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Buckeye Hypex NC252MP Amplifier Teardown

amirm

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I just reviewed the 6-channel Buckeye Hypex class D amplifier. This is a follow up teardown to that review.

The amplifier is an assembly affair as all active electronics are contained in the Hypex NC252MP stereo class D amplifiers with integrated switching power supplies:

Buckeye Amplifier 3XNC252MP teardown DIY.jpg


So the main job is routing the wiring to each module and input/output terminals. I was pleasantly surprised by the quality of the construction. While I will comment on some areas of improvement, they are really minor.

AC power input is from top right through the fuse and routed using the twisted read and white wires. While this coloring scheme is consistent with DC wiring, it should not be used for AC wires. Otherwise someone working on them may confuse them with DC low voltage wires with catastrophic consequences. The convention when AC and DC circuits are present in the same device as is the case here, is to use black or brown for "hot" and white or blue for neutral. The grounding terminal likewise uses a black wire and should instead use solid green or green and yellow wire:

Buckeye Amplifier 3XNC252MP Grounding.jpg


I was pleased to see that the anodization was sanded off where the screw terminal is for safety ground. An ordinary washer is used. For belts and suspenders purpose, it is better to use a barbed washer that has "teeth" that really dig into the metal.

Plastic double sided taped clamps hold the wires (e.g. mains). These come loose over time and should be avoided. There are screws near all the wires so I suggest using a screwed in clamp. That said, I can't see anything bad happening if they come loose as they are not going to touch any sharp/hot metal.

Throughout the unit I found fine aluminum shavings/bits. Many were tiny but some were large enough to dislodge and cause a short in the fine pitch surface mount PC boards. You can see the specs in my larger shot above on the right near the speaker/XLR terminals.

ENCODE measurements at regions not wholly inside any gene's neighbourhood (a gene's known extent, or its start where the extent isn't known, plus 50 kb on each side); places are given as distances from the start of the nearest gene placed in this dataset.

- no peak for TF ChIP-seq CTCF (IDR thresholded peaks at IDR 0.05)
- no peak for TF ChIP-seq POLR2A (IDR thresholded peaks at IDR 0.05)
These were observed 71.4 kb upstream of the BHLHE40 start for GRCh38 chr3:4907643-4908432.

Speaking of those terminals, they are all screw mounted which rules out me critiquing the soldering job. :) All were tight and tidy:

Buckeye Amplifier 3XNC252MP teardown XLR speaker terminals.jpg


Using adhesive lined shrink tube is a very nice touch and above norm for such builds or even commercial ones. The adhesive keeps air out and should keep the tubing in place past my lifetime probably.

Zooming in a bit into Hypex modules we see the same practice of using second or third tier electrolytic capacitors:

Hypex NC252MP capacitor.jpg


There are large vents on top that should keep the ambient temps low inside the unit and help with longevity of the unit. Note however that the main source of heat are hidden power transistors that couple to the bottom of the chassis. Don't put the amplifier on top of any other heat generating component. I can't tell if there are heatsink compounds between the amps and the bottom plate. If not, some should be there.

Conclusions
I usually expect the worst when an audiophile decides to build such amplifiers before the teardown. I was super happy to see that some of the best safety and signal integrity rules have been followed here leaving me with some minor nits. While the overall unit has no safety or regulatory certification (although the modules are likely such rated), I personally would not be concerned about using this amplifier in my own system.

-----
As always, questions, comments, recommendations, etc. are welcome.

Any donations are much appreciated using: https://www.audiosciencereview.com/forum/index.php?threads/how-to-support-audio-science-review.8150/
 

Buckeye Amps

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Thanks! The minor suggestions are easy enough for me to incorporate (washers, colored wire, etc).

Other than I now blow out the cases before closing up to clean out even tiny shavings, the one issue I still run into is the front panel screws are thread forming (just the way the company I buy from assembles the cases) so when I close it up at the end, the screws sometimes still dislodged tiny shavings from the extruded aluminum sides during tightening.
I am working on seeing if they can switch over to machine screws or to find my own that work to avoid this.
 

wwenze

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Low-voltage wire (LED wiring) touching single-insulated AC wire. :)

Common practice is to use double-insulation all the way until the connection *if* there is chance of touching DC.
If physical isolation can be guaranteed (i.e. wiring secured properly with sufficient spacing between AC and low-voltage), single-insulation can be used.

This is good resource: https://www.cui.com/catalog/resource/power-supply-safety-standards-agencies-and-marks

For power supplies, the minimum insulation requirements are:
  • Primary to secondary: Reinforced insulation with a minimum dielectric strength of 3000 Vrms.
Protective Earth